Windows 7 rumoured to have new UI framework with Ribbon and Jewel

Not sure what to make of this. A number of sites are reporting on a Microsoft job posting which includes the following text:

Come lead the effort to update the Windows 7 platform with the latest advancements in User Interface design. Bring the Ribbon, Jewel, and other new UI concepts to the Windows platform … Our mission is to enable the next generation of user interface development on the Windows platform. We will be determining the new Windows user interface guidelines and building a platform that supports it. We’ll eliminate much of the drudgery of Win32 UI development and enable rich, graphical, animated user interface by using markup based UI and a small, high performance, native code runtime … The UI Platform Team is looking for a senior technical leader to help drive the design and implementation of the new UI framework.

The posting appears to have been pulled, which means I can’t verify that it ever existed. Still, it’s thought-provoking. The “Jewel”, by the way, is the big button at top left of Office 2007 apps – the one you have to click when in search of the File menu.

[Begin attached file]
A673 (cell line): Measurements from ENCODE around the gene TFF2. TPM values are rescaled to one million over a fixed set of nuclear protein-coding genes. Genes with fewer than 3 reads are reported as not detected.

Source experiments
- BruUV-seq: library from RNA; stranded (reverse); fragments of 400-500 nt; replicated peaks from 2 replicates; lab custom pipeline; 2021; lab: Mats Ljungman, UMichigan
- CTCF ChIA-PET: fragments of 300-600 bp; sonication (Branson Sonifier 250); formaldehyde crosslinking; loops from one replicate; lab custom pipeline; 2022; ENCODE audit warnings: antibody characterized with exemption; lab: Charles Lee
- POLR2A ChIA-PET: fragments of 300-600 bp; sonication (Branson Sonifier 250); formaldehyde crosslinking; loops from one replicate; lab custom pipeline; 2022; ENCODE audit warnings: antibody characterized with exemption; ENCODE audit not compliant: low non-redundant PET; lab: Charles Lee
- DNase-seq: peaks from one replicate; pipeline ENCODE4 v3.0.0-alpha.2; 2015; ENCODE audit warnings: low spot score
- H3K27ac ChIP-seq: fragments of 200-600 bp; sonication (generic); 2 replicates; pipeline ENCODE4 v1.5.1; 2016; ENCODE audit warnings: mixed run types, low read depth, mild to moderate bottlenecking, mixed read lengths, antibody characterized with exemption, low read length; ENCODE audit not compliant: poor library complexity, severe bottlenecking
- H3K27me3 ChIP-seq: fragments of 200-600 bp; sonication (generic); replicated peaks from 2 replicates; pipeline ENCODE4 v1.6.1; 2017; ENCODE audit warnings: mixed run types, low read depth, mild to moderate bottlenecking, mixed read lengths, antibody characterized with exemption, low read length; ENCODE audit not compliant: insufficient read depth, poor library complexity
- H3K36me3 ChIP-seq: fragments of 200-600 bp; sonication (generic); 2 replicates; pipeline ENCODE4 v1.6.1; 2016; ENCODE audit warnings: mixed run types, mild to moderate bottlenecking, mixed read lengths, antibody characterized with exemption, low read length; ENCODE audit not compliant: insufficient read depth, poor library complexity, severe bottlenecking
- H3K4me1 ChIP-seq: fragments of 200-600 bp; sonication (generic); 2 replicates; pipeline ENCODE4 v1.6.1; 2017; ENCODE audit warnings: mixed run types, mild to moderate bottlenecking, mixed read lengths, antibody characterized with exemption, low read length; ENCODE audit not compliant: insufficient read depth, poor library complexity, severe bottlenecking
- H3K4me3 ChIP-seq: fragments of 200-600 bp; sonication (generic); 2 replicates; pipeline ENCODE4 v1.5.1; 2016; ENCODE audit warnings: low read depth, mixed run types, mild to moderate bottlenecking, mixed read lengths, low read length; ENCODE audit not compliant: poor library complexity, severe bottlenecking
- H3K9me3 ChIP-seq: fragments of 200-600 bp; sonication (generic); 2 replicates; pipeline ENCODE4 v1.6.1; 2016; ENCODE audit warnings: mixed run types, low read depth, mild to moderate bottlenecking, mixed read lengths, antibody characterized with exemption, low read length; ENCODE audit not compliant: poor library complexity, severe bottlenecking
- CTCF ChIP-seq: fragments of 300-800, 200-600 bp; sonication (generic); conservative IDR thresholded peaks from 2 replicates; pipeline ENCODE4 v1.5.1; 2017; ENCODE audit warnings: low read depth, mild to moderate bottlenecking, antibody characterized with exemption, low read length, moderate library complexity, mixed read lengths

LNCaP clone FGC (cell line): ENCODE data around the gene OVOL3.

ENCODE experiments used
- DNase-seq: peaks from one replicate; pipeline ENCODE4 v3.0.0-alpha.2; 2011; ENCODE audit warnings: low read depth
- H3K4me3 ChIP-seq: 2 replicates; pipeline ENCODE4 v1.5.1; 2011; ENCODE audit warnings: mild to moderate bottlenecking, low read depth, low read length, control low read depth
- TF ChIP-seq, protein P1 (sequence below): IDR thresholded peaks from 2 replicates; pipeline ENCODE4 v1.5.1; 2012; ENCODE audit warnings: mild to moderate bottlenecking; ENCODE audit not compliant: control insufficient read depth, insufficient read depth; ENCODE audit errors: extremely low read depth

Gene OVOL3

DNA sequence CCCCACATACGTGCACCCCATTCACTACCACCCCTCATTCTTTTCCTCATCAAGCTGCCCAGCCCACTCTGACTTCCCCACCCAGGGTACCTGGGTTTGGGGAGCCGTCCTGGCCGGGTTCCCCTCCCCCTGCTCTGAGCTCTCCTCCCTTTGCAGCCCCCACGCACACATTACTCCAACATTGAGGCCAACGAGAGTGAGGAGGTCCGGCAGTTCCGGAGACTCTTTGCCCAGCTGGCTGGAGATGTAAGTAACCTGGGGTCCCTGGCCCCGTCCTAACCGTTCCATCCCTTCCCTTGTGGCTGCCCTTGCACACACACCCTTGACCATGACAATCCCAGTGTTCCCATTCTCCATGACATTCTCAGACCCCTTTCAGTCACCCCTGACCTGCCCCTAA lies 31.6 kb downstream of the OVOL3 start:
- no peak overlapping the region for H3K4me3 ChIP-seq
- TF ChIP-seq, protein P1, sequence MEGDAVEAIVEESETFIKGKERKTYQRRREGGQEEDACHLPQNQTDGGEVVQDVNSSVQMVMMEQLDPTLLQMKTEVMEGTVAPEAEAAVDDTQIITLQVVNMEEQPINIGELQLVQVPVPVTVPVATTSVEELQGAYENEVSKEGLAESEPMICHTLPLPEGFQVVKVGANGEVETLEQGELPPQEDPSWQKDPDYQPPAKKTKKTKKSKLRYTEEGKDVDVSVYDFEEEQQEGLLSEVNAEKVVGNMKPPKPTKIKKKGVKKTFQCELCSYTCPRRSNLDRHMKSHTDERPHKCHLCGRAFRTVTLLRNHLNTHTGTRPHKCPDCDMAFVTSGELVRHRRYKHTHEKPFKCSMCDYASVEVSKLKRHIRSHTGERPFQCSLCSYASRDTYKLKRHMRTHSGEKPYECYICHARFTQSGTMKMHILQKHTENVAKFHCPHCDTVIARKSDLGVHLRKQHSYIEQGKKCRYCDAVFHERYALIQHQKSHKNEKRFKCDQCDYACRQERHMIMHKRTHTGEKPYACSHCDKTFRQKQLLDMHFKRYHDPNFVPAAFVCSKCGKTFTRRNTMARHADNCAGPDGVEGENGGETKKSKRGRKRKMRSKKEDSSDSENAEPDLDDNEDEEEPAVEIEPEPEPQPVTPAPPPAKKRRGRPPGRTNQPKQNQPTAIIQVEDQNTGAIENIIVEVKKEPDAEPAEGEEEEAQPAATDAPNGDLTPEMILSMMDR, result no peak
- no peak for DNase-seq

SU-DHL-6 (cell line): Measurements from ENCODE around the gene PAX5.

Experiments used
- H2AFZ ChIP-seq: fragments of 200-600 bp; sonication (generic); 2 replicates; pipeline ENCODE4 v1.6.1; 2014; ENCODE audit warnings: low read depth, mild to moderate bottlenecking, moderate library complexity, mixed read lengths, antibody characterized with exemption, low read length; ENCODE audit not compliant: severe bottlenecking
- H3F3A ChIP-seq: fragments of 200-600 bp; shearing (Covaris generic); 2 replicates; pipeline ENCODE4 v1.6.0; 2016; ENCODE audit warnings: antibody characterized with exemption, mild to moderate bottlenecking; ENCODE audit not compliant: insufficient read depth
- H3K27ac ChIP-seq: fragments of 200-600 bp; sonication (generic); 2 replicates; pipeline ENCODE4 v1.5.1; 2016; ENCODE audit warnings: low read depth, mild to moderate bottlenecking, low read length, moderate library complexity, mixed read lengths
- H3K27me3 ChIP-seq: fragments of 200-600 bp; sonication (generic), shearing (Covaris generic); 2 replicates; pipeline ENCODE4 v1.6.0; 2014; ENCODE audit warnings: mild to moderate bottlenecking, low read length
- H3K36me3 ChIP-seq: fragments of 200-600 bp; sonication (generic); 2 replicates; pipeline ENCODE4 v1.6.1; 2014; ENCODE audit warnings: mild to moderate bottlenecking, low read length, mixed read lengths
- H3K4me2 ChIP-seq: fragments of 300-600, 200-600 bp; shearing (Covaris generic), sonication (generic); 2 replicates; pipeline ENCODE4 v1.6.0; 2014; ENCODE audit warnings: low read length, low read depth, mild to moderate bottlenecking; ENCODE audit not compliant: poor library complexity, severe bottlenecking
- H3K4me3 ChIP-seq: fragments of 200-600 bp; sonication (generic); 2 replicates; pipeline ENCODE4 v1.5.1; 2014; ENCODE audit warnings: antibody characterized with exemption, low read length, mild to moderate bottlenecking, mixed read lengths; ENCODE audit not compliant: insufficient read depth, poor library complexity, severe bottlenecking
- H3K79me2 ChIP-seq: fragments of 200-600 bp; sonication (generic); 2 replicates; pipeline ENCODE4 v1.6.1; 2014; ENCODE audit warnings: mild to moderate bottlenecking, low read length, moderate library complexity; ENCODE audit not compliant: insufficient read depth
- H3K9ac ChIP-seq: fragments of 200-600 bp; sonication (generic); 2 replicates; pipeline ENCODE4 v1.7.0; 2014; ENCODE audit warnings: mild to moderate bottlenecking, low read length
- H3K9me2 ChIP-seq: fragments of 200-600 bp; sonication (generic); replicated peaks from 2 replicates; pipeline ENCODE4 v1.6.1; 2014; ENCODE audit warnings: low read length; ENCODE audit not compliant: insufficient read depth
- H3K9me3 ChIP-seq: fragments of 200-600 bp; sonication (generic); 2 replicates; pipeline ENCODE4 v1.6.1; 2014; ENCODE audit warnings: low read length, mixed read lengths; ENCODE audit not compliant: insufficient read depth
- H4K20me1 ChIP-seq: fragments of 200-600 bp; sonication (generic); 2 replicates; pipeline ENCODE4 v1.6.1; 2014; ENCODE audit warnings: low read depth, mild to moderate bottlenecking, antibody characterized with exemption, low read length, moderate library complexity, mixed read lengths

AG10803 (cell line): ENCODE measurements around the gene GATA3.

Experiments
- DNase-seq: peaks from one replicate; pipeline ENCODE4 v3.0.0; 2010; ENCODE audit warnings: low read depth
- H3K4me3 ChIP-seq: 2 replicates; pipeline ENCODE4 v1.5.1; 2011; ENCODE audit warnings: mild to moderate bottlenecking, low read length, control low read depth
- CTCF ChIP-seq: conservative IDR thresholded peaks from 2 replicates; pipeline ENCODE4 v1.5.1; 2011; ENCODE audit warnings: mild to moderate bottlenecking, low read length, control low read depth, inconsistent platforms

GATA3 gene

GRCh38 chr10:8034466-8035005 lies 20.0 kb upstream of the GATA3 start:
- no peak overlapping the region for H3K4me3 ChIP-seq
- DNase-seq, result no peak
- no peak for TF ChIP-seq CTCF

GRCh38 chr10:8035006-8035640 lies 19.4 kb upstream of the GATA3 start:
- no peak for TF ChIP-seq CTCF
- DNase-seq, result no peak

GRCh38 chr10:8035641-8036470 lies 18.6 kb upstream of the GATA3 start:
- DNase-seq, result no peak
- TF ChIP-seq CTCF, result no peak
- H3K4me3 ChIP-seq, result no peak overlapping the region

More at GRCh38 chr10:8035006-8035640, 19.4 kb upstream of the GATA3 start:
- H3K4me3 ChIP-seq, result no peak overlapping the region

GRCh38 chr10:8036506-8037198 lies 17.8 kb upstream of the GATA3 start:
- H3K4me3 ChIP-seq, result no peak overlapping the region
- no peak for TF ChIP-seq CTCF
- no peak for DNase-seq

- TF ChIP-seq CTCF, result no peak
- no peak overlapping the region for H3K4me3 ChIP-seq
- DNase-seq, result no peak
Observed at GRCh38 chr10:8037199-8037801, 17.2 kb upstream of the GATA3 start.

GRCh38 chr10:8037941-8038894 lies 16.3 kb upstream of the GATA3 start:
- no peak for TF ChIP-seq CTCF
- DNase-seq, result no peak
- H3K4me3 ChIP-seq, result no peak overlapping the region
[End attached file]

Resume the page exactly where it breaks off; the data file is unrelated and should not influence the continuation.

I get on OK with the ribbon in Office 2007, but it has annoyances. For example, in Excel, why is Insert Cells and Rows on the Home ribbon but not on the Insert ribbon? I tolerate it because of the Quick Access Toolbar which lets me group the commands I often use but can’t find easily.

Even so, there’s no harm in making the ribbon a first-class citizen in Windows. But what about this new “markup based UI” and “small, high performance, native code runtime”? It is hard to believe that Microsoft would abandon WPF, which is already a markup-based UI. Might this be a new WPF runtime that does not require .NET? This may seem plausible if you recall that early versions of Longhorn attempted to use .NET for the core Windows UI, a mistaken decision that was a factor in the infamous reset, and thus indirectly caused Vista to be delivered both late and unready.

It still makes little sense. Microsoft already has a small, high-performance, alternative WPF runtime: Silverlight. Why build another one? Further, Windows needs simplification, not new frameworks. It also seems late in the day to be contemplating the “design and implementation” of a new UI framework. Perhaps it is just an early April Fool; or maybe plans are further along than the posting implies.

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